Few women have achieved more in the game than England's record run scorer and double world champion captain Charlotte Edwards.
A batsman of the highest ability, Edwards has been dominant in the international game since becoming the youngest woman to play for England as a precocious 16-year-old. Edwards quickly proved she had an international temperament to match her talent, scoring heavily at all levels including a then-record women's ODI score of 173 against Ireland in the 1997 World Cup while still 17.
After a period disrupted by injury in 2001, the Ashes were sensationally won after an absence of 42-years in 2005, with Edwards contributing from the top of the order, and the women were paraded alongside the victorious men at the Trafalgar Square open-top bus parade.
In 2006 Edwards assumed the England captaincy from Clare Connor on a full time basis, and set about building arguably the most successful era in England's history.
The early stages were tricky, as a home defeat to New Zealand proved, but the turning point came in a triumphant Ashes defence in Australia in 2007.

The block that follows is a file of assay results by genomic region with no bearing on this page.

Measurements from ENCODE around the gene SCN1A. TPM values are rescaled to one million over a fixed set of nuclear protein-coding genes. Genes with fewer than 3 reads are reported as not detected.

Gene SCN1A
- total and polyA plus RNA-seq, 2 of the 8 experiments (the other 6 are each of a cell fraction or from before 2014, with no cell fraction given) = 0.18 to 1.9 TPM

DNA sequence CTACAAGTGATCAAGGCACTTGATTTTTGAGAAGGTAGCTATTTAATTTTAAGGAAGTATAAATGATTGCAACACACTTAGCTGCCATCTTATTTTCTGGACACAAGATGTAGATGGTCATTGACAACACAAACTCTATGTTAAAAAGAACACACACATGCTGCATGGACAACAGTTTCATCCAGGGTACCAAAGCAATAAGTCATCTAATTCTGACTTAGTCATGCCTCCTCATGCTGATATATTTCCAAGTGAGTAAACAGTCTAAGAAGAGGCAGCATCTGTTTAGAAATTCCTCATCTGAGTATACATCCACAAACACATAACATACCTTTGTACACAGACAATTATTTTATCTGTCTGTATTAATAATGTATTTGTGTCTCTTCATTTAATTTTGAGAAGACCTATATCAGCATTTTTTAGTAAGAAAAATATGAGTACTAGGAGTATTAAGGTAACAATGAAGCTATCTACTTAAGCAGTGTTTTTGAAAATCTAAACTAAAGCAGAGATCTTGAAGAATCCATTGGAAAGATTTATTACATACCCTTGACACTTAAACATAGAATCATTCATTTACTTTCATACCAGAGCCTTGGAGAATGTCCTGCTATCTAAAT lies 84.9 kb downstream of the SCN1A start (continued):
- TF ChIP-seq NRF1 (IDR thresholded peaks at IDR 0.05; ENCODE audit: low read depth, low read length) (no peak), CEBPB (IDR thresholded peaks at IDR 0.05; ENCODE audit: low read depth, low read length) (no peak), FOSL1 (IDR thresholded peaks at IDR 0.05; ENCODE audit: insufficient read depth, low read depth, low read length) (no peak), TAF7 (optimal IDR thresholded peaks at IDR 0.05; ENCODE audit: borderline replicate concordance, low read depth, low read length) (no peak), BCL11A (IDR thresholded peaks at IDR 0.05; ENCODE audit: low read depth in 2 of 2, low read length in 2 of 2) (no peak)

The win, and subsequent victories over New Zealand and India, was the catalyst for a sensational 2009, when the World Cup was won in convincing manner in Australia before the side added the Twenty20 equivalent to the trophy bag later in the summer, beating the Kiwis in a Lord's final.
Edwards also works as a Chance to Shine Ambassador, helping the campaign bring cricket to state schools throughout the UK. She is one of two WCC members (alongside Kumar Sangakkara) still playing international cricket and is poised to become the highest run scorer in women's ODI history.
The first ever multi-format Women's Ashes was played in 2013, with Edwards captaining England to home victory, before following it up in the 2013/14 winter with another impressive Ashes defence Down Under, striking the winning runs to become only the second England captain, man or woman, to twice retain the Ashes in Australia.